So, be part of showing our daughters, nieces, sisters and all young ladies who aspire to careers in medicine, that not only can they accomplish what they set their minds to, but that there is a sisterhood that has laid the ground for them!


Click here to watch a piece of some of the inspiring footage and to find out how you can help this empowering story be told!


LizzLoves the Debate Over Colored Girls November 15, 2010

So, I finally saw the movie For Colored Girls the other day. (*don’t worry, there aren’t any spoilers in here)

It had been more than a decade since I saw Ntozake Shange‘s choreopoem (For Colored Girls Who Considered Suicide When The Rainbow is Enuf) performed at Bryn Mawr College, so it was like I was watching it for the first time.

I’m glad that I didn’t delve into the criticism of Tyler Perry‘s adaptation until after I saw it. I heard a rumor here and there, but mostly relied on my sister network to send me to the theaters to form my own opinion.  And I will allow you the same.

So, before I tell you a little bit about what the the blogosphere is saying, I have to say that despite how heavy and heartbreaking For Colored Girls was, I have to give props to all of the actresses. Each woman’s performance was powerful, moving. I particularly liked Loretta Devine, Thandie Newton and Phylicia Rashad. Most of all, I enjoyed seeing black women in the spotlight; there were no secondary roles here. The ensemble consisted of several generations, creating a diverse and accessible portrayal of women of color in today’s society.

Now to the critics. I won’t ruin the movie for you, in case you haven’t seen it yet. So I will give a quick summary of a few reviews, good and bad:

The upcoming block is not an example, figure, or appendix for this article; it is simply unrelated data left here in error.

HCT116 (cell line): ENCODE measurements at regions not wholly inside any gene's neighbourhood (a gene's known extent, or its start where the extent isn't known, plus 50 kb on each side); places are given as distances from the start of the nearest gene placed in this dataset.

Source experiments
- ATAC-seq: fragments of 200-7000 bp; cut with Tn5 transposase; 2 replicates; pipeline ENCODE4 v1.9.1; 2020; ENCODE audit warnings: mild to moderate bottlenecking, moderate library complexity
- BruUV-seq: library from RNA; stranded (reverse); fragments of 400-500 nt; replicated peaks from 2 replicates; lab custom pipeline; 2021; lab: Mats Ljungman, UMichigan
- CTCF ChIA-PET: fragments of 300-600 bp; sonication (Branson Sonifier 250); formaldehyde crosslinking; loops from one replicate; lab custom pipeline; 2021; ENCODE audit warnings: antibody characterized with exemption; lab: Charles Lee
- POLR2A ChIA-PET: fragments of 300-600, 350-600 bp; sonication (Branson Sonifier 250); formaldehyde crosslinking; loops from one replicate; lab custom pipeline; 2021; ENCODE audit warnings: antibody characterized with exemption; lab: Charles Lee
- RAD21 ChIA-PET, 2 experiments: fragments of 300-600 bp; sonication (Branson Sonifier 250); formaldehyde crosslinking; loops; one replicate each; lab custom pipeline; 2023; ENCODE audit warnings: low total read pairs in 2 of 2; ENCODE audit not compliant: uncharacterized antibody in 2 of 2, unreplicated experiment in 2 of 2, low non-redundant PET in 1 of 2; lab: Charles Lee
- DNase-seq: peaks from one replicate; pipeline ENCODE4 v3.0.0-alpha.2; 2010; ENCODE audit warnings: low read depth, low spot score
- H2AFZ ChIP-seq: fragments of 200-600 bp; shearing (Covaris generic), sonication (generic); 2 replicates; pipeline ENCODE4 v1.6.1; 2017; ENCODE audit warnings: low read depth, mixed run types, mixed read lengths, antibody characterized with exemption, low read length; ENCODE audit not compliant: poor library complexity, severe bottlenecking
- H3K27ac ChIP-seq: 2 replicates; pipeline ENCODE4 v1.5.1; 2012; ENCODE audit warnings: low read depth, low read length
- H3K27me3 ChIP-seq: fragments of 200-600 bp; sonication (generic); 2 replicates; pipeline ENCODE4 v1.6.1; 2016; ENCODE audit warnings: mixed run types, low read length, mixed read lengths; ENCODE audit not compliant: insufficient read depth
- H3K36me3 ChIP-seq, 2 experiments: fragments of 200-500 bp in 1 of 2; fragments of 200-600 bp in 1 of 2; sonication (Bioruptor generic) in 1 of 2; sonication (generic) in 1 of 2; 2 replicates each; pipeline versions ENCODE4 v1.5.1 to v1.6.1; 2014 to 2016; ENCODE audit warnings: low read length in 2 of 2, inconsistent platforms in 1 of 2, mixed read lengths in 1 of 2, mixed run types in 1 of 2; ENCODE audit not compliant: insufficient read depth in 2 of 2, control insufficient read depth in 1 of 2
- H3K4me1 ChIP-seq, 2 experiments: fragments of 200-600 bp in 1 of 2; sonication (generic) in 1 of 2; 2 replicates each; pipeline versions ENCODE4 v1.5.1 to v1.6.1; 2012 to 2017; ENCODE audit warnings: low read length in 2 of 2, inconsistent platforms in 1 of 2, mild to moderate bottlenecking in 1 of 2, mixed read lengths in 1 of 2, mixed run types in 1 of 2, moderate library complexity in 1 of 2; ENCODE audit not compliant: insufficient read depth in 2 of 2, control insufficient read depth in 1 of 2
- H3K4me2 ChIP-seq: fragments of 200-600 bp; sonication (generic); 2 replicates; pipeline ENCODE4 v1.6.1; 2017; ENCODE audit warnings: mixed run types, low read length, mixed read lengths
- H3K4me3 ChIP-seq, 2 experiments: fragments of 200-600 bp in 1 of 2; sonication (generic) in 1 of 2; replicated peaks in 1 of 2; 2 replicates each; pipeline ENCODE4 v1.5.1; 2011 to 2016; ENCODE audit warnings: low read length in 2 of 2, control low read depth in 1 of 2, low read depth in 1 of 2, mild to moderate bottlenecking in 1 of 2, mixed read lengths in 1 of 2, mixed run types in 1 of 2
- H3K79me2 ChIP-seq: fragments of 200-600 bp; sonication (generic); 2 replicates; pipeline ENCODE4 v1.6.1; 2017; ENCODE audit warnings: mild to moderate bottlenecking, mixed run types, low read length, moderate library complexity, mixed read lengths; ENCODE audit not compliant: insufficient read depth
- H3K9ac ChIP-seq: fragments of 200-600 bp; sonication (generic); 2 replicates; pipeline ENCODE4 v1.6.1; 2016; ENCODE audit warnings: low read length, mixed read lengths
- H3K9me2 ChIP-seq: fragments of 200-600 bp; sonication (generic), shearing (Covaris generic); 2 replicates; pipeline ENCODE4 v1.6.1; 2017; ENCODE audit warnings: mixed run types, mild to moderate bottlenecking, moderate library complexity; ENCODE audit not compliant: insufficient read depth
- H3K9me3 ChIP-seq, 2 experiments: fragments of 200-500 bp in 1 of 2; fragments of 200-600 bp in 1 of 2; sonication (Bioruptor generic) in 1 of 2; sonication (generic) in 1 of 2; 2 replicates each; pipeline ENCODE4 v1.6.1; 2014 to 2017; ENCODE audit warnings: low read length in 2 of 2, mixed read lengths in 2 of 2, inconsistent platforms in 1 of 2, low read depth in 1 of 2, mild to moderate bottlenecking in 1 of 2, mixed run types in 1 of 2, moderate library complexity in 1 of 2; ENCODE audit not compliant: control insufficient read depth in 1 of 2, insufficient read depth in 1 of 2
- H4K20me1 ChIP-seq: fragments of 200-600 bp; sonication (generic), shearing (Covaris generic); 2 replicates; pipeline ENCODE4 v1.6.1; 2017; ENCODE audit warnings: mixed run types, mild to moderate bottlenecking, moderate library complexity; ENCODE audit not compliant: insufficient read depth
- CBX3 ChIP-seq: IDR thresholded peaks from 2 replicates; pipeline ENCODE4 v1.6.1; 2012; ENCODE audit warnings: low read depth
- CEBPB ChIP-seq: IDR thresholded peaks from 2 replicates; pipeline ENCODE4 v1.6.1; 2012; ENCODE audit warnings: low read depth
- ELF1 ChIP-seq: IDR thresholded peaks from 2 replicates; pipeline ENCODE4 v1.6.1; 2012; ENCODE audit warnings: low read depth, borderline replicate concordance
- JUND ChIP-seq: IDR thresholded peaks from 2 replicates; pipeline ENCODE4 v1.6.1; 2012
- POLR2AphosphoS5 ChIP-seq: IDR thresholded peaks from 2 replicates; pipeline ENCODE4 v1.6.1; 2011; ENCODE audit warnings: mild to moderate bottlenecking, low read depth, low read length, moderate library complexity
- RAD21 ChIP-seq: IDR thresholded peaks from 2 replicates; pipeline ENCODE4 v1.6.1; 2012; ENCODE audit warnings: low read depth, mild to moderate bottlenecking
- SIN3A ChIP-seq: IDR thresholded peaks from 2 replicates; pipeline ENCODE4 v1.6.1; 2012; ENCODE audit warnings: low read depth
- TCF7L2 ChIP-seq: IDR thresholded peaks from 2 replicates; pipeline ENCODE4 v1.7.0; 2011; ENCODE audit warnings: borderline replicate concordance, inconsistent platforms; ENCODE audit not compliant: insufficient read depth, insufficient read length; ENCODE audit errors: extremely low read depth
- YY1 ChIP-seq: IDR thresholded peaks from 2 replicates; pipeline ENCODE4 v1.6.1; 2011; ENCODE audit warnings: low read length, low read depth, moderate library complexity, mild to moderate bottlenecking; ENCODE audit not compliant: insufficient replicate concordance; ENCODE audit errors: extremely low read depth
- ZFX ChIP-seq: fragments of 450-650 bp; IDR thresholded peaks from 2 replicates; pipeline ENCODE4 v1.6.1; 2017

• The Nation: writer Courtney Young said, “What is the price paid when a director widely considered to be anti-feminist interprets a beloved black feminist text for film?”
  • The Root: Salamishah Tillet opens with, “In the hands of Perry, one of Hollywood’s most conservative black evangelical voices, Shange’s feminist message of gender equality, reproductive justice and sexual liberation has been seriously compromised.”
  • NPR: S. Pearl Sharp talks about how women of color face new challenges in society since the original text was written 30 years ago.  “Now…what is different about a colored girl’s anger, love, her  rainbow?”
  • NPR: Jimi Izreal defends Perry’s interpretation of the choreopoem, “..his adaptation is fearless in a way we haven’t seen in black cinema for years.”

I also heard Ntozake Shange interviewed on NPR last week and she seemed pleased with Perry’s product. She expressed that if it brought women to the forefront and made young girls and women everywhere think about their identities, then she was happy. (Unfortunately, I can’t find this interview online for some reason)

I have to agree: whether completely true to the original work,  this production has the power to make a contribution by presenting some of the voices, faces and messages of women of color on the big screen.

And, better yet, if it makes women everywhere go out and buy the groundbreaking work, For Colored Girls Who Considered Suicide When The Rainbow is Enuf, for the first time, then Ntozake Shange’s true message will never be lost, regardless of how spot-on the Hollywood adaptation was.

Most of all, I love that all sides of this debate are an effort to push the growth of representation of women of color to the next level, honoring their struggles and  triumphs.

his adaptation is fearless in a way we haven’t seen in black cinema for years.